A D.C. police lieutenant has been brought back to work after six years of conflict with a department that once fired him -- for having been previously fired by them.
Tim Haselden had been arranging traffic cones at the police academy and drawing his $100,000-per year salary while he fought to be sent back on the streets. On Christmas Eve 2003, he was fired following a couple of angry confrontations with his wife. The department said he was a wife-beater. Haselden appealed and an administrative law judge held that, in fact, Haselden had tried to defuse the confrontations.
He was set to come back to work when a media outlet reported that rogue cops were sneaking back onto the force using legal technicalities. Embarrassed by the report, Attorney General Peter Nickles and Police Chief Cathy Lanier fired nearly two dozen officers, including Haselden. Nickles claimed that the false allegations against Haselden were bad enough that they had destroyed his credibility and prevented him from testifying in court.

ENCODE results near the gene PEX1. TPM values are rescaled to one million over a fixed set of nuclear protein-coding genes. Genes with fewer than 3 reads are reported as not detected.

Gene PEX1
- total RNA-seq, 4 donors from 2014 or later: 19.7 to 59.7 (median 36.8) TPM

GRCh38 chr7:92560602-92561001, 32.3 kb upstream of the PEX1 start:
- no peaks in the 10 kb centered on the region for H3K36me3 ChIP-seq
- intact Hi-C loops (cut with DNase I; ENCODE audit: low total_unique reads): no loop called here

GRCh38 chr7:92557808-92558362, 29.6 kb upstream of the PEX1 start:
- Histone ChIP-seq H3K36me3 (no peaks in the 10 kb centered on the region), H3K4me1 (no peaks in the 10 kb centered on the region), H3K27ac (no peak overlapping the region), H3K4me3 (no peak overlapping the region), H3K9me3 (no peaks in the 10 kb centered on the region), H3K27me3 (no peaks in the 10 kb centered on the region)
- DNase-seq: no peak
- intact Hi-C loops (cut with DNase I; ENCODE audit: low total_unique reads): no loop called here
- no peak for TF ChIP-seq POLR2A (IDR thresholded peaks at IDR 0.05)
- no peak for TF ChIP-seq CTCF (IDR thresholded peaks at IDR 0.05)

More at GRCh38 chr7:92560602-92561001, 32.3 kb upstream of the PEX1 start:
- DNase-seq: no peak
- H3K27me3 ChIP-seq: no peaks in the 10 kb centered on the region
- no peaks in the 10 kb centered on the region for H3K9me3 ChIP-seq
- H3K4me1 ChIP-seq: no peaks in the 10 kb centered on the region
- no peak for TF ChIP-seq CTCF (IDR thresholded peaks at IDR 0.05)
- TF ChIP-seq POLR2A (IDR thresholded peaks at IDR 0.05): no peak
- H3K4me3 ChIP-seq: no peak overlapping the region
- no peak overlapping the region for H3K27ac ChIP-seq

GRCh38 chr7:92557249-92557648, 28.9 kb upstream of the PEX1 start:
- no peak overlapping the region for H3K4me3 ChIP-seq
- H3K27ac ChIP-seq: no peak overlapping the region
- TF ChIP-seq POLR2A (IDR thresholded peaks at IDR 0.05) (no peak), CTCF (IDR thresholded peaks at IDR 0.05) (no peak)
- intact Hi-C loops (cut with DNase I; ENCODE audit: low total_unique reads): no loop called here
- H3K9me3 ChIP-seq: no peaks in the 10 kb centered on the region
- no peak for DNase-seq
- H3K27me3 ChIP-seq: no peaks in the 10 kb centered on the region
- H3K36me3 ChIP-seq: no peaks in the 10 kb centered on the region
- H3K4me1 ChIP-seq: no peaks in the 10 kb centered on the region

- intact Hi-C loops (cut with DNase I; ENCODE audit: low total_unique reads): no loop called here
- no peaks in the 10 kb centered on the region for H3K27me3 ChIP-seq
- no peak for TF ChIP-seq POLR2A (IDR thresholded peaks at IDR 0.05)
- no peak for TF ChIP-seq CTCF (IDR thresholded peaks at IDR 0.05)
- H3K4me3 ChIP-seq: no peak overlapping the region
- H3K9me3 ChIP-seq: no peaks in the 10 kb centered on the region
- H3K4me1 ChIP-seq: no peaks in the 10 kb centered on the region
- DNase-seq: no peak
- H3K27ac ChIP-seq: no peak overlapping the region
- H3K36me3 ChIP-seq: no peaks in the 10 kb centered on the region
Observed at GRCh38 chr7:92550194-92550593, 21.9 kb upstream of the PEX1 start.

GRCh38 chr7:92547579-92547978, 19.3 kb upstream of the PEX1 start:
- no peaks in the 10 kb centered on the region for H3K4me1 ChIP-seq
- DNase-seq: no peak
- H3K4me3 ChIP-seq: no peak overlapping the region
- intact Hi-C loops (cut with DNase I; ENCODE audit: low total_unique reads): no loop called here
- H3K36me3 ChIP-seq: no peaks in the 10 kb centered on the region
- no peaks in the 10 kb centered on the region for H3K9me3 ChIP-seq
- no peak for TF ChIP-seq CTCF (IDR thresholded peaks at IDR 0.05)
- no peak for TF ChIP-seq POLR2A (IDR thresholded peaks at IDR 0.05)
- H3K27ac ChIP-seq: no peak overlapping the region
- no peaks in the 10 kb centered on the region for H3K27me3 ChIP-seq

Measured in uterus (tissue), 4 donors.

"I'm going to be fired for being fired," the 42-year-old told The Examiner in an interview last year. "First they tried to ruin my reputation by saying I was a wife-beater. Then they tried to ruin my reputation by saying I have no credibility."
Lanier couldn't be reached Friday for comment.
But earlier this month, Haselden was handed his badge and gun and ordered to report to the 5th District.
"It's kind of a bittersweet conclusion," Haselden's lawyer, James Pressler, said. "This guy never should have been fired in the first place."
Haselden is in battle with his bosses over nearly $75,000 in legal fees. Pressler said his client shouldn't have to foot the bill.
The other officers who were fired alongside Haselden are working their way through the court system. Several were brought back to work through lawsuit settlements and they've filed new, multimillion-dollar lawsuits alleging that the city broke the original settlements. Earlier this summer, a police trial board ordered officer Timothy Holmes put back to work, ruling that his earlier settlement with the department was binding.
Lanier has ignored the trial board's ruling and on Wednesday formally fired Holmes.